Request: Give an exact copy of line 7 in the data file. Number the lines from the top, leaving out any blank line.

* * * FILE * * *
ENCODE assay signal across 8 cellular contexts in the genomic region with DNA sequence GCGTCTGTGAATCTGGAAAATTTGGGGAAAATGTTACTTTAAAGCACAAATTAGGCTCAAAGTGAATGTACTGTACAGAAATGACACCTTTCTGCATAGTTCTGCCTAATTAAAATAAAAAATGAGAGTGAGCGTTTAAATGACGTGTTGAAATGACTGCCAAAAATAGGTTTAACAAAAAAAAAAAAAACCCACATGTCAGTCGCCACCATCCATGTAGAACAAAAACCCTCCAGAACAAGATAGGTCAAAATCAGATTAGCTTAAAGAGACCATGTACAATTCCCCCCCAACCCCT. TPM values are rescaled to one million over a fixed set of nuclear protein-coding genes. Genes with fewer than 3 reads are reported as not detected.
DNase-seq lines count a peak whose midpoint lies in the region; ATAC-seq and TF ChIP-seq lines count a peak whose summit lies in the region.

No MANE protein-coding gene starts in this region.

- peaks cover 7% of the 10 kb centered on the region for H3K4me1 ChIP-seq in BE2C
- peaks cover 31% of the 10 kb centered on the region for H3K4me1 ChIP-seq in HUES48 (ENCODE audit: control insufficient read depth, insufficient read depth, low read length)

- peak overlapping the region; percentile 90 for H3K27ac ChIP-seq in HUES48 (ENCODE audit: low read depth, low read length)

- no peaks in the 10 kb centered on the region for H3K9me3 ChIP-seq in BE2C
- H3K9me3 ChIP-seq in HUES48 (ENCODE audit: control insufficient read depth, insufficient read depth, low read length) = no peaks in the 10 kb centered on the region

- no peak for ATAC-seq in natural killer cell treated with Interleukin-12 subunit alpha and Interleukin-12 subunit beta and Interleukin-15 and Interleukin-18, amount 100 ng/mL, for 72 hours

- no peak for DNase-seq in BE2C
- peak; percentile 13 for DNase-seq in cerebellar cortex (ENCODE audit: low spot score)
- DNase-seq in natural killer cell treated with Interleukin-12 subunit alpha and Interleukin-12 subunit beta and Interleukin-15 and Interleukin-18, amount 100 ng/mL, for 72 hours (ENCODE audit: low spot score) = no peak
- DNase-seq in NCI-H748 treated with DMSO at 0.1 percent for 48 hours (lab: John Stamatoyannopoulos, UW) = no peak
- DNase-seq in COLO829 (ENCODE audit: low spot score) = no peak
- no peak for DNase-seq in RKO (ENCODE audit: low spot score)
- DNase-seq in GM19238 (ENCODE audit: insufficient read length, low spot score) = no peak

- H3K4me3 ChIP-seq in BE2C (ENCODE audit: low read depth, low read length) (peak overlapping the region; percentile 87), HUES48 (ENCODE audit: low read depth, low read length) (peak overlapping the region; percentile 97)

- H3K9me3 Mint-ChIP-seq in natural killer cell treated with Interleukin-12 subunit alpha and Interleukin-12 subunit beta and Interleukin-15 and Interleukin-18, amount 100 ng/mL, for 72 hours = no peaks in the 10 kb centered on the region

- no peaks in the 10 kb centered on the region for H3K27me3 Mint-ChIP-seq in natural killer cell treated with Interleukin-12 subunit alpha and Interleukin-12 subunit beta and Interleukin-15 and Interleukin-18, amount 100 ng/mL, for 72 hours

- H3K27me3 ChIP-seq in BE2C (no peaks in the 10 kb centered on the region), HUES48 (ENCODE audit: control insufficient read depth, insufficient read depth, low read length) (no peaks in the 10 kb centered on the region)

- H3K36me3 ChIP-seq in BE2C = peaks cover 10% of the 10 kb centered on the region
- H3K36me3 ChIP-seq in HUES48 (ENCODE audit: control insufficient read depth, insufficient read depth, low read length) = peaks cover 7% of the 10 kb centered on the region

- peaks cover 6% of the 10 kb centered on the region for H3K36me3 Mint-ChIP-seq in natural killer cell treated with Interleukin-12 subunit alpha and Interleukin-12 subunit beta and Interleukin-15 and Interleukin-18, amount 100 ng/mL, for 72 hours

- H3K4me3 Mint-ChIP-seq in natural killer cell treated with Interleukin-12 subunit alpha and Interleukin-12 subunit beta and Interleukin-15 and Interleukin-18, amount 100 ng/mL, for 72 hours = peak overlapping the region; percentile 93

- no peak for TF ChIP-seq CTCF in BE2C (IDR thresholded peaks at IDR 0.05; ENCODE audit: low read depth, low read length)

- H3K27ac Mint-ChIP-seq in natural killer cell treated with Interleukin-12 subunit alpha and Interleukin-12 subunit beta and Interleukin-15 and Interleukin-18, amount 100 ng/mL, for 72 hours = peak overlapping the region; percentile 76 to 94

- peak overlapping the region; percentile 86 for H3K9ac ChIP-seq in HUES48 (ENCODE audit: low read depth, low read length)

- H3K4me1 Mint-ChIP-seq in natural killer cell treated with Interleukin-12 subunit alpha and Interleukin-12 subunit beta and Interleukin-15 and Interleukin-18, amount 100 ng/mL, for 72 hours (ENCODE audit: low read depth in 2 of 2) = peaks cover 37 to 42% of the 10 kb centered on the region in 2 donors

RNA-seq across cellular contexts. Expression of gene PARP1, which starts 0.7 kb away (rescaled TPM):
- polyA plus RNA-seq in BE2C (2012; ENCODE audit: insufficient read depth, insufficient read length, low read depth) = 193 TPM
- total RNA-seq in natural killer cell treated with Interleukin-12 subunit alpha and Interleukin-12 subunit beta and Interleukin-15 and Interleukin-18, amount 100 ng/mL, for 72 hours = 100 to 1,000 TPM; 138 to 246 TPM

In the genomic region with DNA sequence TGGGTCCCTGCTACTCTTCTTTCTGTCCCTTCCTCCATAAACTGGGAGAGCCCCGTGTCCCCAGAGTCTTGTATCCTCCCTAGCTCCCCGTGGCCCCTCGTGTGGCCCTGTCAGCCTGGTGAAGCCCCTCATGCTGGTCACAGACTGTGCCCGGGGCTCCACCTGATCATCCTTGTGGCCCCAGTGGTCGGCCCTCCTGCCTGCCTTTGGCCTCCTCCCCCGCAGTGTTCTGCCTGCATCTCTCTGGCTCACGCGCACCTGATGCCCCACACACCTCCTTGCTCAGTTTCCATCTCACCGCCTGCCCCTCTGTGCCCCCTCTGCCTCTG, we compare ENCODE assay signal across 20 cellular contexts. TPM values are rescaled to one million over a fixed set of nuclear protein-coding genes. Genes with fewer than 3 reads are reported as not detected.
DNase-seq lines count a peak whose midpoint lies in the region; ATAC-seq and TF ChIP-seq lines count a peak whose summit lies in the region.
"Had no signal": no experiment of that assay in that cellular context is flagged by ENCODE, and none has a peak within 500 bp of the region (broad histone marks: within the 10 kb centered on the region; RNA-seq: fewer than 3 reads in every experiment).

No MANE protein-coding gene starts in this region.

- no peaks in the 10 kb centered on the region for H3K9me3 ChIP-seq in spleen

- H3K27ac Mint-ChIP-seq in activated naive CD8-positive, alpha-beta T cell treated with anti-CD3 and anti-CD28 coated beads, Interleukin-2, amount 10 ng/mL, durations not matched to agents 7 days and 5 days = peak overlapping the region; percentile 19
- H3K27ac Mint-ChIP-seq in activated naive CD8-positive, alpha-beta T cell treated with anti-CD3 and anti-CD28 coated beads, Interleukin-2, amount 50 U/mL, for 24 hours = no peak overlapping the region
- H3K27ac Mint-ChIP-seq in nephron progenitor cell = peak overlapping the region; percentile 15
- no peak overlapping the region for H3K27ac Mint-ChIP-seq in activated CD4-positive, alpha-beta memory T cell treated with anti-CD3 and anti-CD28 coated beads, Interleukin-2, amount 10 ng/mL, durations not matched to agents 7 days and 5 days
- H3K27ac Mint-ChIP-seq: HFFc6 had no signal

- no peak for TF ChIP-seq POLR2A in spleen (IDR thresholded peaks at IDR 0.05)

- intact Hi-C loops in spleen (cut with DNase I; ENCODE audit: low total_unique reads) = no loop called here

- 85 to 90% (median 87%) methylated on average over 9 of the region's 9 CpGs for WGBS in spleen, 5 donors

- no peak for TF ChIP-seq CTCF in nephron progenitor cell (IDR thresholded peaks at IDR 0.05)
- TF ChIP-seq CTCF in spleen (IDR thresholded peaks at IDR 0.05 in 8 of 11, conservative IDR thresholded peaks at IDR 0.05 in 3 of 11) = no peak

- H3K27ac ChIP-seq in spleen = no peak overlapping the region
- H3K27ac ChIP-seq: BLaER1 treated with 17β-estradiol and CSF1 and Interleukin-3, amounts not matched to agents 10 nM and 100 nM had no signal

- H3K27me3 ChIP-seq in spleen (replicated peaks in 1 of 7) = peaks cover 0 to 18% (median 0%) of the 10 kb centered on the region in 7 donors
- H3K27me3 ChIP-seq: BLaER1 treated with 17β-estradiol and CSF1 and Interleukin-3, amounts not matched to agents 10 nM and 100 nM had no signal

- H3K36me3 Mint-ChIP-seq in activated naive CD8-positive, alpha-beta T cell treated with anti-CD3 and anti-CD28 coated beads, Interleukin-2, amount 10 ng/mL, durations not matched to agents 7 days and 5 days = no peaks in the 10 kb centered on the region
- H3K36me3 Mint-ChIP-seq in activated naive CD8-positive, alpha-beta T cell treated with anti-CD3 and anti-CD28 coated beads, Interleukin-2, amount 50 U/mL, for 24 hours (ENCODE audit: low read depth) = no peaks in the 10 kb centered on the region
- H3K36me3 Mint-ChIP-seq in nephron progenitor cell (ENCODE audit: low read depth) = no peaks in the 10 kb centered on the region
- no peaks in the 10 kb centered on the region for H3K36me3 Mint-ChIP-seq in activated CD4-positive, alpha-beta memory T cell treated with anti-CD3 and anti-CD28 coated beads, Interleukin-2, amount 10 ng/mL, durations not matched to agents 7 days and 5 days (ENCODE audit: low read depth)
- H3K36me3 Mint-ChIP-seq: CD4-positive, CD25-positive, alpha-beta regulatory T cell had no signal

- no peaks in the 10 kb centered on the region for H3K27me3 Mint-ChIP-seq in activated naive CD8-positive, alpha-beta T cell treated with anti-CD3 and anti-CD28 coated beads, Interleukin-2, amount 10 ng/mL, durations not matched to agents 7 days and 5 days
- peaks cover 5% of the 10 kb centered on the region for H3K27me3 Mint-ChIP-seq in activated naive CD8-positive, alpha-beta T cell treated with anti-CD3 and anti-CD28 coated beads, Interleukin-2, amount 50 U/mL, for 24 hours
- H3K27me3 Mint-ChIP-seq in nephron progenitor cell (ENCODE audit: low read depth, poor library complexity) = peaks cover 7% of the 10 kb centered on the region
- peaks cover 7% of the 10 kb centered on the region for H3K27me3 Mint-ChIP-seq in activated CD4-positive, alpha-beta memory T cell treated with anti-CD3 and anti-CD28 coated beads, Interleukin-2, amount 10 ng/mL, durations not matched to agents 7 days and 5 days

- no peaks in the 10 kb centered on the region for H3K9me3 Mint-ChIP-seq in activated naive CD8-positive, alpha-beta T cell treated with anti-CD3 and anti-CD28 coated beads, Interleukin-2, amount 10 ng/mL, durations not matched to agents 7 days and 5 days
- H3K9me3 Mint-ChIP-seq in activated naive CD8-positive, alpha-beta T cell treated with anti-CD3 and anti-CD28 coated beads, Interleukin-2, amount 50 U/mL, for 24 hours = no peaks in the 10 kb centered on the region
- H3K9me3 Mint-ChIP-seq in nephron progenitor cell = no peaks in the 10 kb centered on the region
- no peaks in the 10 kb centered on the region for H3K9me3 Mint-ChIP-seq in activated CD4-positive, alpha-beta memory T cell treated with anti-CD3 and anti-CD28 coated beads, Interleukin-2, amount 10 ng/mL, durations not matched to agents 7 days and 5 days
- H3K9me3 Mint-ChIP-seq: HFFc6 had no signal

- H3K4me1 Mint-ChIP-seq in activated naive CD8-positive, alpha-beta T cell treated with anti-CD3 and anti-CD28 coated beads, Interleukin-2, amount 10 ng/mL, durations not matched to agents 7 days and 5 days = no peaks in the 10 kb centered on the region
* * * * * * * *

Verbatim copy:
- no peaks in the 10 kb centered on the region for H3K9me3 ChIP-seq in BE2C